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This article was first published 8 years ago  » Business » What RBI could do to help exporters

What RBI could do to help exporters

By T N C Rajagopalan
April 11, 2016 09:57 IST
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The contraction in merchandise exports ease to a single digit on a year-on-year basis in the March quarter.



Last week, the Reserve Bank of India’s monetary policy report said global economic activity had slackened further and international trade remains subdued, while downside risks had increased.

Weak demand and soft commodity prices have rekindled fear of deflation in some key advanced economies, prompting renewed divergence in monetary policy stances.

With fragile domestic fundamentals, emerging market economies remain vulnerable to swings in market sentiment and capital outflow, said the report.

However, RBI took no specific steps to help exporters in such a difficult situation.

Perhaps it feels enough has been done already by extending the interest equalisation scheme on pre-shipment and post-shipment rupee export credit for five years, with effect from April 2015, for micro, small and medium enterprises, and 416 tariff lines.

The contraction in merchandise exports ease to a single digit on a year-on-year basis in the March quarter.

Net export turned to a positive 0.1 per cent, falling 1.5 per cent as compared to imports going down by 1.6 per cent.

Also, export revival has more to do with competitiveness and not minor concessions.

So, RBI might feel nothing much needs to be done by it.

At the first meeting of the newly-constituted Board of Trade, one of the members, Ramu Deora, asked for interest on the Exchange Earner’s Foreign Currency account that exporters maintain. He says this facility, available earlier but withdrawn in 2008, deserves to be brought back.

A nominal interest of Libor plus 100 basis points on EEFC balances can help exporters cope with the high cost of credit and minimise loss due to currency volatility.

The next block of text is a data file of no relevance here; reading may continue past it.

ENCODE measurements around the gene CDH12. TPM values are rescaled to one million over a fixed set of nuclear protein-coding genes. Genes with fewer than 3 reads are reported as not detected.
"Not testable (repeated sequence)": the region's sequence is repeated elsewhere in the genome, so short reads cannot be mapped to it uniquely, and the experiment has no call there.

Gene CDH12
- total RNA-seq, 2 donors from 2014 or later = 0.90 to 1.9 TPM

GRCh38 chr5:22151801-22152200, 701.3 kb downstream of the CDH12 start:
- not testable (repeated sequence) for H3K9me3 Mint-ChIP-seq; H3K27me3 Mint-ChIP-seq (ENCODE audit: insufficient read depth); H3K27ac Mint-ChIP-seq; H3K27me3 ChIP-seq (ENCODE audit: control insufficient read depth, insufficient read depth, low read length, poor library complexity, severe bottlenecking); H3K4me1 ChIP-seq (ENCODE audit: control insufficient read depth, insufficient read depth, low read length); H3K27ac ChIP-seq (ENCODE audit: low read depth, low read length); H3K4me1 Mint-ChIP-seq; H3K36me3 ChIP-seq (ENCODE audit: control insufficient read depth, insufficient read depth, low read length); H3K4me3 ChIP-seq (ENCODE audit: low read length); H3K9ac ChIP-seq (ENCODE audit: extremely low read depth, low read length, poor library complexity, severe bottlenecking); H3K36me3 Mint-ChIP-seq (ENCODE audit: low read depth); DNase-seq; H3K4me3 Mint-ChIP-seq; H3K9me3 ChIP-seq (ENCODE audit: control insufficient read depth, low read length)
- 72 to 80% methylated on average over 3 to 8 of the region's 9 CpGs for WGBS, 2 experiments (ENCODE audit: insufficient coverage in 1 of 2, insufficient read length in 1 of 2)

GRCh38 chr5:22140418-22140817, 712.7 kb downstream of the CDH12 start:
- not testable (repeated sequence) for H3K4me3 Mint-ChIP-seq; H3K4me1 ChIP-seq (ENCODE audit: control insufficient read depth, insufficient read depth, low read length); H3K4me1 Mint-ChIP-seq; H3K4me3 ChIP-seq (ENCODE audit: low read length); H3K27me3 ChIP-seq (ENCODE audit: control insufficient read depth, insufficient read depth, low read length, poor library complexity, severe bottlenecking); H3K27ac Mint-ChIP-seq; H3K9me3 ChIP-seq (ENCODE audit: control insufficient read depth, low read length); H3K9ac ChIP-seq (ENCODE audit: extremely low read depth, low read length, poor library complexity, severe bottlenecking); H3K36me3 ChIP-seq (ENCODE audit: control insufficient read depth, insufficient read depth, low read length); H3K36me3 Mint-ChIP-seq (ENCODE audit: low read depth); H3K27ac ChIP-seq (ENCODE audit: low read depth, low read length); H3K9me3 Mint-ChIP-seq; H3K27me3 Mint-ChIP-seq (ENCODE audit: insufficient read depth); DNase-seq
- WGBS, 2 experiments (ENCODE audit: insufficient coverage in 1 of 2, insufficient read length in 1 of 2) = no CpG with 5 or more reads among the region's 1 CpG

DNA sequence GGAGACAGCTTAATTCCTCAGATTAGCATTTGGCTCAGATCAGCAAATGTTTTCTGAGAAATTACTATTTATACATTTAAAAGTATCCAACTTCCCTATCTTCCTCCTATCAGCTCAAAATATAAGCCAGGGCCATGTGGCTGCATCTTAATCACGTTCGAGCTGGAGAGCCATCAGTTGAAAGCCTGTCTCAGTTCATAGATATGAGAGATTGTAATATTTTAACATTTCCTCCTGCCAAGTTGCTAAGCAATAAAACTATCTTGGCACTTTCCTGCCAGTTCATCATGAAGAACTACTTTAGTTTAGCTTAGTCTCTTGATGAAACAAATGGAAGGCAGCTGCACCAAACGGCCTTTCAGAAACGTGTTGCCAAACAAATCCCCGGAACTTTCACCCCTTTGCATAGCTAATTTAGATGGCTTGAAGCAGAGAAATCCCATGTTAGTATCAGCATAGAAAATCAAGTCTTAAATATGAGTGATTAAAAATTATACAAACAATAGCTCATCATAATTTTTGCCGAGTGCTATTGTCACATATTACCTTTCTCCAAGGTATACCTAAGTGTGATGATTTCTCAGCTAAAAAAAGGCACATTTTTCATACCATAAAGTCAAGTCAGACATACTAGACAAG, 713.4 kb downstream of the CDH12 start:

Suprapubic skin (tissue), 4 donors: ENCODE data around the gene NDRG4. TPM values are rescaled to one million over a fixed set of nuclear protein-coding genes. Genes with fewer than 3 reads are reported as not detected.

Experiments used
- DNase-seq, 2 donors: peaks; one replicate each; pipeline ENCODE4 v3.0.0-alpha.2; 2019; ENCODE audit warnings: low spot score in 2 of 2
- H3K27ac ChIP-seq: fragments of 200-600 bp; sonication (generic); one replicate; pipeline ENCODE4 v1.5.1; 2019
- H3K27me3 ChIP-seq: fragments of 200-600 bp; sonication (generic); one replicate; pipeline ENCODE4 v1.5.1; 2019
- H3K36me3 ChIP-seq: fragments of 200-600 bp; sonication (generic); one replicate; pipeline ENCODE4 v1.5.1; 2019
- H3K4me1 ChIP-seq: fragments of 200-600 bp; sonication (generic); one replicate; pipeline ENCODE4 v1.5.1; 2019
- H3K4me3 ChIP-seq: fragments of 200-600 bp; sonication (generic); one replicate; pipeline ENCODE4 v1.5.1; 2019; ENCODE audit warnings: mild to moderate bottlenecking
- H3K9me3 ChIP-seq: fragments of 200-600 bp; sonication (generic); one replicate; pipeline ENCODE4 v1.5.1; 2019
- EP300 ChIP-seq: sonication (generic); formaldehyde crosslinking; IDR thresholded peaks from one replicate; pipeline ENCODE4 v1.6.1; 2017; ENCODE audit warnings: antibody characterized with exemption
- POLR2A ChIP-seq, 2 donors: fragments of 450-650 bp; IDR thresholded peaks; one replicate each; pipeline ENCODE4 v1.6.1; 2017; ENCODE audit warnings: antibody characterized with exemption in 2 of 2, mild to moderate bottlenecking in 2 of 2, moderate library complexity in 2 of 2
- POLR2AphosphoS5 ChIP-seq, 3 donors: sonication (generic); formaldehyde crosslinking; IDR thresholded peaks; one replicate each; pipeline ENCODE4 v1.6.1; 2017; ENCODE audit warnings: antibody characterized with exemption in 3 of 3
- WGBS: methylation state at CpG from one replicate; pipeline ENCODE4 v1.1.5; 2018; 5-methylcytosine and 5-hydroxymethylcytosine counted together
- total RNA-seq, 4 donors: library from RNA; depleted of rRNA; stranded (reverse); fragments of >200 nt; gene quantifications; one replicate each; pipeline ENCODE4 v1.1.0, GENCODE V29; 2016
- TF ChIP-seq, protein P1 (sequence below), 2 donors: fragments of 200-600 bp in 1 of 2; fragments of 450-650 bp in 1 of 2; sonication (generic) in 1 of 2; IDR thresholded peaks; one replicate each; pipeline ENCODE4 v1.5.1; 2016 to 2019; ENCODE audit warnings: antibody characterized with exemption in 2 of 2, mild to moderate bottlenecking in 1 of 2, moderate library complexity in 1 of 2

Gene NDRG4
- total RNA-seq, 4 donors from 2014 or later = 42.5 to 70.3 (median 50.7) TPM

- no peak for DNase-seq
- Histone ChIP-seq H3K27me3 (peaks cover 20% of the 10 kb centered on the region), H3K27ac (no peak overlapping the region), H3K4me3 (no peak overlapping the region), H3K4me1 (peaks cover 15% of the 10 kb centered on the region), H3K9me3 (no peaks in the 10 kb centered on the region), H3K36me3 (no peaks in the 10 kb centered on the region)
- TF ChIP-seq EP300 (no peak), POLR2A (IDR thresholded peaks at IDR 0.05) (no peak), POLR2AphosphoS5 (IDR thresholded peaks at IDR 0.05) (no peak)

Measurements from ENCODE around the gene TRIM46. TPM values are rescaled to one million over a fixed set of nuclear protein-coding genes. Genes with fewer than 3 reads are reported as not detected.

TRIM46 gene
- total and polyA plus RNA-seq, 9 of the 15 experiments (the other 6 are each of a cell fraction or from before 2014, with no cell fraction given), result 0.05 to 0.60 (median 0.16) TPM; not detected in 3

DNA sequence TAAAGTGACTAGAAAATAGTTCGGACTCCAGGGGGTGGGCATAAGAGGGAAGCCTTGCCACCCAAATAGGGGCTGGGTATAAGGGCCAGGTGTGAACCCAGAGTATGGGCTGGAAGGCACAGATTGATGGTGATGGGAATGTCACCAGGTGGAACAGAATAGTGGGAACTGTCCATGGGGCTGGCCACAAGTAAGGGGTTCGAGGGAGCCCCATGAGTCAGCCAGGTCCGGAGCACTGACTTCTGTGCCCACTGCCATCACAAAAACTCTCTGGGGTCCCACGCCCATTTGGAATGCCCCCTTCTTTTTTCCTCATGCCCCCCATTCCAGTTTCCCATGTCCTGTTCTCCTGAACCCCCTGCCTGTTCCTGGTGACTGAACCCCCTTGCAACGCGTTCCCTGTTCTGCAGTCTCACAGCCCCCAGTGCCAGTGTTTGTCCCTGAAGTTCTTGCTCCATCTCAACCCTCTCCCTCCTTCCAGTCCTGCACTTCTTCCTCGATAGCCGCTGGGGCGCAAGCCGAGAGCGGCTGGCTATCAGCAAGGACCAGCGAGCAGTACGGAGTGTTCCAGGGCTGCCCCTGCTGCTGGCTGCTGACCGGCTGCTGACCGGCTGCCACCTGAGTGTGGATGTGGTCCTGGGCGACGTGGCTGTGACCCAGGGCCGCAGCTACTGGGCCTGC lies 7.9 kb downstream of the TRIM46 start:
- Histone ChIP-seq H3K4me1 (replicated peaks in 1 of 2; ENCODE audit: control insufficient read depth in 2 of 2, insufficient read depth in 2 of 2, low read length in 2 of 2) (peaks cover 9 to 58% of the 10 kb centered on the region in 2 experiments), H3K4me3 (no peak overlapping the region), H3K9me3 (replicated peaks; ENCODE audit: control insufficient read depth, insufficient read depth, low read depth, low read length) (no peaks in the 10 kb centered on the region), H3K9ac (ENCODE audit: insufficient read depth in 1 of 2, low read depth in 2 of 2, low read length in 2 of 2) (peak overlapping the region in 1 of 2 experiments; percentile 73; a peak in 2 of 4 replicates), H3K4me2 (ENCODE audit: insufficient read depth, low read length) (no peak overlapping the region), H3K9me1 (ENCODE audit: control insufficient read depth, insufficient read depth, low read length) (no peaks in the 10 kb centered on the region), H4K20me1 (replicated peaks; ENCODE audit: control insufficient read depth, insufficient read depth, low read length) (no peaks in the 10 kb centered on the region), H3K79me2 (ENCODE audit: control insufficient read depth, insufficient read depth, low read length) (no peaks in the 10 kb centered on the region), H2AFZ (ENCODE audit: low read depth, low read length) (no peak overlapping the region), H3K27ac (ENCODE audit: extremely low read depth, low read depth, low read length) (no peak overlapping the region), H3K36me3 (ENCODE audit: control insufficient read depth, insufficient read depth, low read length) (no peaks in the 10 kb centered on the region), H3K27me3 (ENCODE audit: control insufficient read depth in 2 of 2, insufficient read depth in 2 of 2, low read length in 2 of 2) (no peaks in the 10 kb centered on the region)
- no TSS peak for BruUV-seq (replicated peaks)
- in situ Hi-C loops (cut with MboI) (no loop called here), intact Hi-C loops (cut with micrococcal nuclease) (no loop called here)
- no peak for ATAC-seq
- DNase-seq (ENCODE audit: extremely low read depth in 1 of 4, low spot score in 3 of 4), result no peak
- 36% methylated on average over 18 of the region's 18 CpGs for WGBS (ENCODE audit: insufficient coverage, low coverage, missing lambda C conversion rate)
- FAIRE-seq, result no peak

Banks can lend the EEFC balances to exporters at Libor plus 150 bps, making it easier for exporters to get credit and banks to make a nominal profit, he says.

RBI could look afresh at this suggestion.

Of course, if this interest on EEFC accounts is taxed, that will take away part of the benefits to exporters.

In fact, when the facility of interest on EEFC accounts was available, many exporters claimed a deduction on this, as business income related to exports under Section 80 HHC of the Income Tax Act. 

However, the authorities disallowed such claims and much litigation on this issue is pending in various courts.

The matter has not acquired finality, as different courts have come out with different judgments.

The finance ministry says it is committed to a non-adversarial tax regime.

RBI has asked banks to simplify procedures so as to provide timely and adequate credit to exporters.

And, to render essential customer services on procedural formalities and export opportunities to clients.

Banks have been asked to open export counsel offices to guide exporters, particularly the small ones and those taking up non-traditional export.

However, these instructions do not seem to be working very well in all banks.

In particular, small exporters are facing more problems, especially when their export proceeds are delayed.

So, RBI should monitor export credit offtake and how well banks implement its instruction.

The present procedure to monitor realisation of export proceeds for every shipment above $25,000 also deserves a review.

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T N C Rajagopalan
Source: source

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